I'd say those pictures are private and therefore shouldn't be used without permission.

place that information on the internet and it is published. that means public access and use. it is also liable to be floating around out there for some time... think of it as if you had published a book. then changed your mind and tried to collect all the copies back... difficult !

  • 6.
  • At 04:47 PM on 24 Jan 2008,
  • Ewan Mac Mahon wrote:

Gonzo's right - the only thing that matters is the copyright licence (if there is one), since it acts as both an actual restriction on what you can do with the material, and as an expression of its creator's intent about what you do with the material.

If material has been placed under an open licence then you've explicitly been given the OK to use it, if it hasn't you can't use it anyway.

Material is not in the public domain just because it's posted online.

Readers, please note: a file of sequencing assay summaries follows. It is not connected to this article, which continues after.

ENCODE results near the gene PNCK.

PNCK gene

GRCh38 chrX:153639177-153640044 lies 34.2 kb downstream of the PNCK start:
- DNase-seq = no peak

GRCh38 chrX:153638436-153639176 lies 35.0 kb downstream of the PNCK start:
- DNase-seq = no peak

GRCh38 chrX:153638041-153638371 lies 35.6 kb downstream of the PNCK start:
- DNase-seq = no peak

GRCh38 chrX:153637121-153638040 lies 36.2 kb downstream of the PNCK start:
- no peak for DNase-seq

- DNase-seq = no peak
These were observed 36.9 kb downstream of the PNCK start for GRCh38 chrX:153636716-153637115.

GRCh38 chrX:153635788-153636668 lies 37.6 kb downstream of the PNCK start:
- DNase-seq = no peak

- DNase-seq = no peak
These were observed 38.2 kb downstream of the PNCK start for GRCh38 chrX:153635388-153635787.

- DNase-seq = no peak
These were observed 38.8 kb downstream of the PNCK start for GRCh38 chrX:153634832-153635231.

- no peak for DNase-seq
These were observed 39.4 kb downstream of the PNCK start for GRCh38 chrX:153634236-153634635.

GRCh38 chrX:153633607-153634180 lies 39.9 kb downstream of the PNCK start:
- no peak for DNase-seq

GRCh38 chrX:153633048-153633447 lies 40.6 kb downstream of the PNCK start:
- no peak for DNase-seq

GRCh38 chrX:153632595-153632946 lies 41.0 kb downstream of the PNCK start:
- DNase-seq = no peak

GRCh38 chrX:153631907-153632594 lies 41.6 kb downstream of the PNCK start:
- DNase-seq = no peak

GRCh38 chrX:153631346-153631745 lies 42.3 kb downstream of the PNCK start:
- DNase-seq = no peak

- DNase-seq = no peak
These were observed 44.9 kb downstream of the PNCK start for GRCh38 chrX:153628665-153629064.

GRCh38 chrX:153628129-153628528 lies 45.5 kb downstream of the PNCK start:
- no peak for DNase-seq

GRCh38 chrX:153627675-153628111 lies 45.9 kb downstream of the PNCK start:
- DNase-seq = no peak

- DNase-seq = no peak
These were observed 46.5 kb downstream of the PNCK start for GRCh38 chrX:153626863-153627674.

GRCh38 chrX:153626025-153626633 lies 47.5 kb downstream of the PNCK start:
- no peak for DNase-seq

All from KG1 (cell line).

place that information on the internet and it is published. that means public access and use. it is also liable to be floating around out there for some time... think of it as if you had published a book. then changed your mind and tried to collect all the copies back... difficult !

This is a new ethical area for journalists, as there is a tremendous amount of personal information available online. All of it may not be on the one website, but any good journalist will be able to follow our digital breadcrumb online.

The growth of social networking sites is forcing us to redefine what we mean by private. Someone may consider their photos on Facebook as private, but yet that much information is online, archived, cached and searchable.